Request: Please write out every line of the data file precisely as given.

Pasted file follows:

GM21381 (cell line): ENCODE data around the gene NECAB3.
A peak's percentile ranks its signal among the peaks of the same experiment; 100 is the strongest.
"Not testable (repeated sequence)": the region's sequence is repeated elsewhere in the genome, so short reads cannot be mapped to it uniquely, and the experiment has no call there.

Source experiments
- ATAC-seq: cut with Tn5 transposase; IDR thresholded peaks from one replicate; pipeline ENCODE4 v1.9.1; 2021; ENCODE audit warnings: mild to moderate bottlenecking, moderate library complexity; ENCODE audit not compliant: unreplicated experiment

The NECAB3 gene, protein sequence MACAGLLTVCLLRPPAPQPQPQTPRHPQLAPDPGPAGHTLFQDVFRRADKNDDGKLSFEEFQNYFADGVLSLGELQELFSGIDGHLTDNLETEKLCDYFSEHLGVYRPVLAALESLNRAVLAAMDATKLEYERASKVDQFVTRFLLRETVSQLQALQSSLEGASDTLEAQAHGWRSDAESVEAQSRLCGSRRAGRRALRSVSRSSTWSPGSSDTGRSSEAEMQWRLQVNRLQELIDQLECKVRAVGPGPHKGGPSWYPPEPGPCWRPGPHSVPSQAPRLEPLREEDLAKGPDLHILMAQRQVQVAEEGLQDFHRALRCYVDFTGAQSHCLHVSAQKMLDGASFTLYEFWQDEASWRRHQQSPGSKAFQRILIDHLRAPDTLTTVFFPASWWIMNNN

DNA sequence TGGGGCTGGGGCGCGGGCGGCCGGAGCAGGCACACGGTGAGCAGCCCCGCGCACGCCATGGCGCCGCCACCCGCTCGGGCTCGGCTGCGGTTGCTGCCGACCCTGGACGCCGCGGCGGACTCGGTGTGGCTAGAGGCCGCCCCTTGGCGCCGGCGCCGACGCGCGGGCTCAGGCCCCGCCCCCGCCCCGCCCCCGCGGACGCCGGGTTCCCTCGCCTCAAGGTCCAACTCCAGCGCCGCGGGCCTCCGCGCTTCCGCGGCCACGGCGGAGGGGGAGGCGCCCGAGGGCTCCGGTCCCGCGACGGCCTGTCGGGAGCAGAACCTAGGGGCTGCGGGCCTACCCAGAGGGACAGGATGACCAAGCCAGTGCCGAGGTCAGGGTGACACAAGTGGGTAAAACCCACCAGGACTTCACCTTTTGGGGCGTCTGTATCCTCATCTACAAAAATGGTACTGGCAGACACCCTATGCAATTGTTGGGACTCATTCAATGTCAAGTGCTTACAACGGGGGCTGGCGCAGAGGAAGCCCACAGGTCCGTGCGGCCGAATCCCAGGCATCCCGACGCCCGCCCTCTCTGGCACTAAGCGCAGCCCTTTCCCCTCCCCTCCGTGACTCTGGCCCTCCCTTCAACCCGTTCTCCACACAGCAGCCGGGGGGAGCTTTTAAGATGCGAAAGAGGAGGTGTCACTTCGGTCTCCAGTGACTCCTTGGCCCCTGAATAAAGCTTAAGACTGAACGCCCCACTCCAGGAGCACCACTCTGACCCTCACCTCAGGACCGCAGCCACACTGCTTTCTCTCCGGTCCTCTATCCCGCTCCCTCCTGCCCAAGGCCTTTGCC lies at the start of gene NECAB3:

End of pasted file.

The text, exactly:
GM21381 (cell line): ENCODE data around the gene NECAB3.
A peak's percentile ranks its signal among the peaks of the same experiment; 100 is the strongest.
"Not testable (repeated sequence)": the region's sequence is repeated elsewhere in the genome, so short reads cannot be mapped to it uniquely, and the experiment has no call there.

Source experiments
- ATAC-seq: cut with Tn5 transposase; IDR thresholded peaks from one replicate; pipeline ENCODE4 v1.9.1; 2021; ENCODE audit warnings: mild to moderate bottlenecking, moderate library complexity; ENCODE audit not compliant: unreplicated experiment

The NECAB3 gene, protein sequence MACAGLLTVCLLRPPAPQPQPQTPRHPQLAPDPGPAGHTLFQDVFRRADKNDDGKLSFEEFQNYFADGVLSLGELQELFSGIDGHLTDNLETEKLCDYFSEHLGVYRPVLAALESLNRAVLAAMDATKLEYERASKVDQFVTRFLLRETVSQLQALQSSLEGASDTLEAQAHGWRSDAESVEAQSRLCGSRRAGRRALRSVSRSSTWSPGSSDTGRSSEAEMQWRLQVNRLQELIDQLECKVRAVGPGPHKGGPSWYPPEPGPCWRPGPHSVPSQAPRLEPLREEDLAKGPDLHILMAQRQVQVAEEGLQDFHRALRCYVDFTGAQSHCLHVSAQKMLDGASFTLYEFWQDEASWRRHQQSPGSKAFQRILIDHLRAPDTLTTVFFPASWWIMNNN

DNA sequence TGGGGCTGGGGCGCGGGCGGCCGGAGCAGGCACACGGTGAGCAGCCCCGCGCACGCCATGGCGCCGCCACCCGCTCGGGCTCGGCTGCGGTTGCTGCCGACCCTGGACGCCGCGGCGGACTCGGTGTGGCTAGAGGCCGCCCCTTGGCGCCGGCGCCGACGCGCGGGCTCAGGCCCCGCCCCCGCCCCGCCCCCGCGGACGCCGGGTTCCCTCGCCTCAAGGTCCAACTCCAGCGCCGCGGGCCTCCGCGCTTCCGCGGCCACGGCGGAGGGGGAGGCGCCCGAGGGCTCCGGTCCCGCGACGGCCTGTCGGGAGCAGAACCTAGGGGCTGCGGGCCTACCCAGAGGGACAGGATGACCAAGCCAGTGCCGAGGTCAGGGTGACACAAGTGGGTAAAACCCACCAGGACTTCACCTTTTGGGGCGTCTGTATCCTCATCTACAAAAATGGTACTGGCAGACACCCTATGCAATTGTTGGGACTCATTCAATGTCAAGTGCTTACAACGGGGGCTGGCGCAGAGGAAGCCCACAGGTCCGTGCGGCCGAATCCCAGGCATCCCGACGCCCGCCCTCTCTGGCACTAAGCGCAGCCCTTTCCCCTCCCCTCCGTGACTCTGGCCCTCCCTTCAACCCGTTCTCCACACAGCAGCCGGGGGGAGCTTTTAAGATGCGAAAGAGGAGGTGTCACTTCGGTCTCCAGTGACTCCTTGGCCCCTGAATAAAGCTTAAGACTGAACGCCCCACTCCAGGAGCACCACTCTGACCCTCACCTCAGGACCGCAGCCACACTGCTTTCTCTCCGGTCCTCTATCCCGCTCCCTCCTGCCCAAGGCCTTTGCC lies at the start of gene NECAB3: